The U.S. Senate this week voted down what was left of a much ballyhooed package of gun control legislation trotted out a while back by President Obama and Vice President Biden.
Not long after Wednesday's defeat - it wasn't even close - Obama grabbed the microphone and with weeping parents of Connecticut school shooting victims gathered around him, lambasted his own party for failing to get the job done.
We understand that many Americans wanted something done, especially after the slaughter of so many young children. The entire nation mourned for those wee souls. Emotions ran at a fever pitch, fueled by such things as Obama and his group of Sandy Hook survivors.
The fact is, legislation should not be based on tears and emotions, and perhaps the Senate understands that. A better bet, however, is that enough senators of both parties heard from their constituents, who said we don't need more laws, just enforce the ones we have. And protect our Second Amendment.
We call the defeat of this gun control package - arguably the largest attempt to tighten gun laws in two decades - a great blessing for this nation. And please, do not equate that with the belief that we do not care about the children killed in Connecticut or anywhere else. To the contrary, we care a great deal about them, and the children of the future who face uncertain times. We want their schools to be safer. We want restaurants to be free of maniacs waving rifles around. We want movies theaters to be places where people can go without fear of danger from some mentally ill soul. We want all that and more. And we believe, above all, that tighter gun control laws will not help to attain those happy goals. Not one whit.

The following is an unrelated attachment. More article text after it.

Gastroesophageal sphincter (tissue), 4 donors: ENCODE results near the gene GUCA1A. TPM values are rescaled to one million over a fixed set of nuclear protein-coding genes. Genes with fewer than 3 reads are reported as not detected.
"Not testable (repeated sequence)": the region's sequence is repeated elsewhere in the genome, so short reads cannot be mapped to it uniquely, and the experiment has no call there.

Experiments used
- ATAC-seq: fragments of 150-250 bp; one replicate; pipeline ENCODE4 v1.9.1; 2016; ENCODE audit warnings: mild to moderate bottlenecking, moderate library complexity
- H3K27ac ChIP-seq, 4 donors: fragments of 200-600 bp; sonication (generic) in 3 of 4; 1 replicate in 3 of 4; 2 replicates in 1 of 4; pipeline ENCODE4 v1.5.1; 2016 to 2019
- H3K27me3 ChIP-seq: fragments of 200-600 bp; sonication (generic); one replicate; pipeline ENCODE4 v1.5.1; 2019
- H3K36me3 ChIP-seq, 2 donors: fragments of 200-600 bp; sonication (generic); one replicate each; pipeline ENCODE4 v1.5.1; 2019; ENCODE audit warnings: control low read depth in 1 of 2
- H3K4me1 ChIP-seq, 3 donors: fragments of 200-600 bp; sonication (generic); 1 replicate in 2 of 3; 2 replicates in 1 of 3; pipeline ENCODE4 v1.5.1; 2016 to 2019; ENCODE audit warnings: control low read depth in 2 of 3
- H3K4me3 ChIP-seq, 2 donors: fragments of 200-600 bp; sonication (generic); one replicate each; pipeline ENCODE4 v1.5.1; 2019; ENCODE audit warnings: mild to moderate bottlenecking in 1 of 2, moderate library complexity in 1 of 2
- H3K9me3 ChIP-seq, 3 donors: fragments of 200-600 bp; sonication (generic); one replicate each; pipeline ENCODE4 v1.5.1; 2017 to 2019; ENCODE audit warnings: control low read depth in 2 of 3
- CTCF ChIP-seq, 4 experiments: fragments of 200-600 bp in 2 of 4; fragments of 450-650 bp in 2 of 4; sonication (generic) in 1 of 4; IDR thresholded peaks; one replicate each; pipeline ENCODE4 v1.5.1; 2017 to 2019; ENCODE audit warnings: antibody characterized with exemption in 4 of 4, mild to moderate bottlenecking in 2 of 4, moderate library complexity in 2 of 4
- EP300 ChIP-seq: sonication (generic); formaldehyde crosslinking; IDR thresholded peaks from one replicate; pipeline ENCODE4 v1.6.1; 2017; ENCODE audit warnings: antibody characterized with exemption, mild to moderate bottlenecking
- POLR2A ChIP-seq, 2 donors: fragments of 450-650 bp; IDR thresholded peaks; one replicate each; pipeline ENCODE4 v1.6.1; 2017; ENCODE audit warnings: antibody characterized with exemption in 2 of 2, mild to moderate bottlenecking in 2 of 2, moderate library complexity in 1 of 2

The major components of Obama's plan - more background checks, a ban on what the President and others on that side erroneously call "assault weapons" and limits on the number of rounds a magazine may hold - were quashed by the Senate.
A great number of Americans will say that the National Rifle Association won this round in the fight for preservation of the Second Amendment. As much as we support the NRA and value the work that organization does, we submit that this was a "W" for the people of this great nation, who spoke firmly and clearly through their lawmakers: "Leave the Second Amendment alone."
It's quite clear that President Obama does not support that side of the issue. Indeed, we fear he would take all guns out of private hands if he could. In spite of his many end-runs around Congress to achieve smaller goals, Obama knows he cannot run any major gun control plays alone.
In his post-defeat address, Obama urged supporters to pressure Congress to reconsider the issue and voters to remember it on Election Day. "I see this as just round one," he said.
Without question, the fight is far from over. What's next is anyone's guess, but Second Amendment backers should remain vigilant. The NRA will help, but the people must also be ready to pitch in.